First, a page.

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I keep seeing "Scully" translated as "Student," or in the case of the Dana Scully (X-Files) websites, as "Town Crier." The Irish name, "Scully" is almost the exact word in classical and modern Greek. It means "Scholar," with the accent on the second syllable. As I understand it, the pre-Christian Celts adopted Greek as their second language; the Irish origins of the Arthurian tales with their textual and thematic connections with Macedonia point out the connection.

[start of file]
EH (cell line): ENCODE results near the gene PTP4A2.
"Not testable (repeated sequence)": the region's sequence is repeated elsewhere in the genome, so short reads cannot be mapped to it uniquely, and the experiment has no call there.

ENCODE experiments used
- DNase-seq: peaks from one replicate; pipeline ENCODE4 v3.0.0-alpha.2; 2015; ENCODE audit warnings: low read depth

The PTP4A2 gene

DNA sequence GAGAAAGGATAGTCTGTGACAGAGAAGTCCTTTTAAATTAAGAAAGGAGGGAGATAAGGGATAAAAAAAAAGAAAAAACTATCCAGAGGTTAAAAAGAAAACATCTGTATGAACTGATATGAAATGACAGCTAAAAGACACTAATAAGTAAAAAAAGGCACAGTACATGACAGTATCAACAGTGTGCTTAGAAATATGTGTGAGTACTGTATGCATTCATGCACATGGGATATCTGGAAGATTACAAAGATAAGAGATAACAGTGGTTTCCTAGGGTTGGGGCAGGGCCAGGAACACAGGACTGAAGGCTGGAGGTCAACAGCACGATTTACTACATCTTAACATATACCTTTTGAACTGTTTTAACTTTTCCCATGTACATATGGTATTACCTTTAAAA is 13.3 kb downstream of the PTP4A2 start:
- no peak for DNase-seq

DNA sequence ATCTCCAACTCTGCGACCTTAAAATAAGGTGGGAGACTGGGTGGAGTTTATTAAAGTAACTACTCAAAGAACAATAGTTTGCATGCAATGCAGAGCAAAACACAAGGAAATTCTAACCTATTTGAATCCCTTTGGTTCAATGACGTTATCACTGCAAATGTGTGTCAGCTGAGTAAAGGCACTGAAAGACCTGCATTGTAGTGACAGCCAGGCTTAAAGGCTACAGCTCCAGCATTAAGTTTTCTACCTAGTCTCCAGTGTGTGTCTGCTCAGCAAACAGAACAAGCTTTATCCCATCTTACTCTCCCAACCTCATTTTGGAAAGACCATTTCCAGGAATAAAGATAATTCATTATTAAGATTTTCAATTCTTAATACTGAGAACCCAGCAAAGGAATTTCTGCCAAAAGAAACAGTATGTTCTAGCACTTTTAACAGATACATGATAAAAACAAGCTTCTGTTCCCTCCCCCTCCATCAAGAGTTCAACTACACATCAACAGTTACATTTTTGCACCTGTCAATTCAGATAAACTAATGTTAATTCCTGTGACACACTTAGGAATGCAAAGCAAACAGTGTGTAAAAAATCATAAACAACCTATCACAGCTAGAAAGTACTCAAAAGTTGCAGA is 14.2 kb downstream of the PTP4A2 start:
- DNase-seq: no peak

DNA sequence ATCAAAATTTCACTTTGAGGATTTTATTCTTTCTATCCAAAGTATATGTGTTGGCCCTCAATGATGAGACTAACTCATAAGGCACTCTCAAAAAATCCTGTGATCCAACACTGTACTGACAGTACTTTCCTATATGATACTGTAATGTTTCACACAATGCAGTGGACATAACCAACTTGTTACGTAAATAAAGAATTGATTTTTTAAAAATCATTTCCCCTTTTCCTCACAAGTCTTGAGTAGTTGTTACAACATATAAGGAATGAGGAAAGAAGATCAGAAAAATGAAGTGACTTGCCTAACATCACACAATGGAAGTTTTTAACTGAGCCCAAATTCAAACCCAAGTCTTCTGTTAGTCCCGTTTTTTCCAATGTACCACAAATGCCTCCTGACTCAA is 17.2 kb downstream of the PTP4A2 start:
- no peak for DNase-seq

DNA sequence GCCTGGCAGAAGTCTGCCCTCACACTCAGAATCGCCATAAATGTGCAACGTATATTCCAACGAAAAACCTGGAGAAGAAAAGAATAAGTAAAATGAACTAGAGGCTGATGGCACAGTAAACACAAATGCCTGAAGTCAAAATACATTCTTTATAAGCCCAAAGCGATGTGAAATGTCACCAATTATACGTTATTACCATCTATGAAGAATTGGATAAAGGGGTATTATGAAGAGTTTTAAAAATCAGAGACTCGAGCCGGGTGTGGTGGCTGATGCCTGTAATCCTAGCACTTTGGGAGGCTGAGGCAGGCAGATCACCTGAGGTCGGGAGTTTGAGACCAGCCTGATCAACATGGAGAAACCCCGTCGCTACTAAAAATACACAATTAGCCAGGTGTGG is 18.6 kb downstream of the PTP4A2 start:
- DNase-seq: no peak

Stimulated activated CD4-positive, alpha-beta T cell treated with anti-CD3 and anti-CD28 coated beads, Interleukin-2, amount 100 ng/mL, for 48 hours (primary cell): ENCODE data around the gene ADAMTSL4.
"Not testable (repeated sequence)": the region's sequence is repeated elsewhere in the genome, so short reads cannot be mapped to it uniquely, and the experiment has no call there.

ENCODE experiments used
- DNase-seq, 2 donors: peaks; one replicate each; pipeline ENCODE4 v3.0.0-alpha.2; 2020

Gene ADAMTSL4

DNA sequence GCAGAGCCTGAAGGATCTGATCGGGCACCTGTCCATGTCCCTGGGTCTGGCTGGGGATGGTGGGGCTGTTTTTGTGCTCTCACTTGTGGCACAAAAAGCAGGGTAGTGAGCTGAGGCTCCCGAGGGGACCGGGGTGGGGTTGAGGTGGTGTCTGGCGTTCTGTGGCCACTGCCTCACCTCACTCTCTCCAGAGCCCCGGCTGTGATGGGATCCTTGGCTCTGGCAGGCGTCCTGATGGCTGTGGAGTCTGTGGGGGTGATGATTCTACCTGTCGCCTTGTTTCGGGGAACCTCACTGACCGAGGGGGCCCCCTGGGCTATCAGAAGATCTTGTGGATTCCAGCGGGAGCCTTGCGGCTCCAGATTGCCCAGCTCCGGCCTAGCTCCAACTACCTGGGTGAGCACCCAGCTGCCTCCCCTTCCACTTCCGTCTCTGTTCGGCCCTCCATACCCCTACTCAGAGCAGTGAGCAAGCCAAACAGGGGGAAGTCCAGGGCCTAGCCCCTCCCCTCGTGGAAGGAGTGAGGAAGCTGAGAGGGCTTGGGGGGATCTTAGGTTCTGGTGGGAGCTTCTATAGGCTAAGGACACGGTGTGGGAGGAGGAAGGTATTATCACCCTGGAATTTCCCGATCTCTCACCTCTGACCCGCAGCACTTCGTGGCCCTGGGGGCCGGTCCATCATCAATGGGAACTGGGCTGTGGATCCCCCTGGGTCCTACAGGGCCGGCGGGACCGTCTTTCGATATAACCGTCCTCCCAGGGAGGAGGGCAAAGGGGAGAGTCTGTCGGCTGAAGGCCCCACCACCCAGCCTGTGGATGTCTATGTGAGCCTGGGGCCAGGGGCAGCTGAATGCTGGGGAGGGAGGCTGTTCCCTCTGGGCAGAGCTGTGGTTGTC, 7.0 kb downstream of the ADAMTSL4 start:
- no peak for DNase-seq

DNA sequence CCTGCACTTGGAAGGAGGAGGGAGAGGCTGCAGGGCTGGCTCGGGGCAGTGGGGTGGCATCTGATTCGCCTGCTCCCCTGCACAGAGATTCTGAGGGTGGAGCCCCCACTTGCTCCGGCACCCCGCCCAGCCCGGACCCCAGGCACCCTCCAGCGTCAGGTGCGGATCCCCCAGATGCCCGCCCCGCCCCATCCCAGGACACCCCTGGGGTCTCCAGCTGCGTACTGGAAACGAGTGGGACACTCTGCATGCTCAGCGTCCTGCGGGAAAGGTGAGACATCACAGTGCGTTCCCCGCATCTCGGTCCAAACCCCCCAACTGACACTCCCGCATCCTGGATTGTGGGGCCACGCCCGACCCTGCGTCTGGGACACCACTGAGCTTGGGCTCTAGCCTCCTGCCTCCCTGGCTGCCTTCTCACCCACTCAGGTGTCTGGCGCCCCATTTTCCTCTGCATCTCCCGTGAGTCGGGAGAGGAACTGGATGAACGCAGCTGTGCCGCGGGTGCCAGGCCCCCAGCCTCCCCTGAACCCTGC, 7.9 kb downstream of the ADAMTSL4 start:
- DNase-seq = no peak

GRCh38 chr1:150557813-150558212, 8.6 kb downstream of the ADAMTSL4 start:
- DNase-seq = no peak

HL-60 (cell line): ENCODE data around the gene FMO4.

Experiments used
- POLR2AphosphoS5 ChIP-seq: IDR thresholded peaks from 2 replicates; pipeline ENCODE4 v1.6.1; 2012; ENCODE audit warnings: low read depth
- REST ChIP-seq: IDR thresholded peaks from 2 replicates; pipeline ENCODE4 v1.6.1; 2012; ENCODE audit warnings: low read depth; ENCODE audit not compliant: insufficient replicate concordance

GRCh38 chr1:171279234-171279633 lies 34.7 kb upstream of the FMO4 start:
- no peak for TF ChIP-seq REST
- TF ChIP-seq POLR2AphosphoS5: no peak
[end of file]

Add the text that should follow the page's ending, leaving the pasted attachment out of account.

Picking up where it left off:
In classical Greek, the word (Scully, spelled in Greek letters) actually means "leisure," which was perceived as a basis or precondition for scholarship. In modern European languages the word has transmuted into such names as "Schyler," Shulman," "Scooler," and so forth: "School-man" or "A man of the schools," or "Scholar." It's a little different from "Student." I am not a Greek scholar myself, but studied it in school for two years (Don't ask.)Recently, a man of middle-eastern origin, who publishes an Arab-American magazine, told me that in modern Greek, Scully means Scholar-- again, with the accent on the second syllable.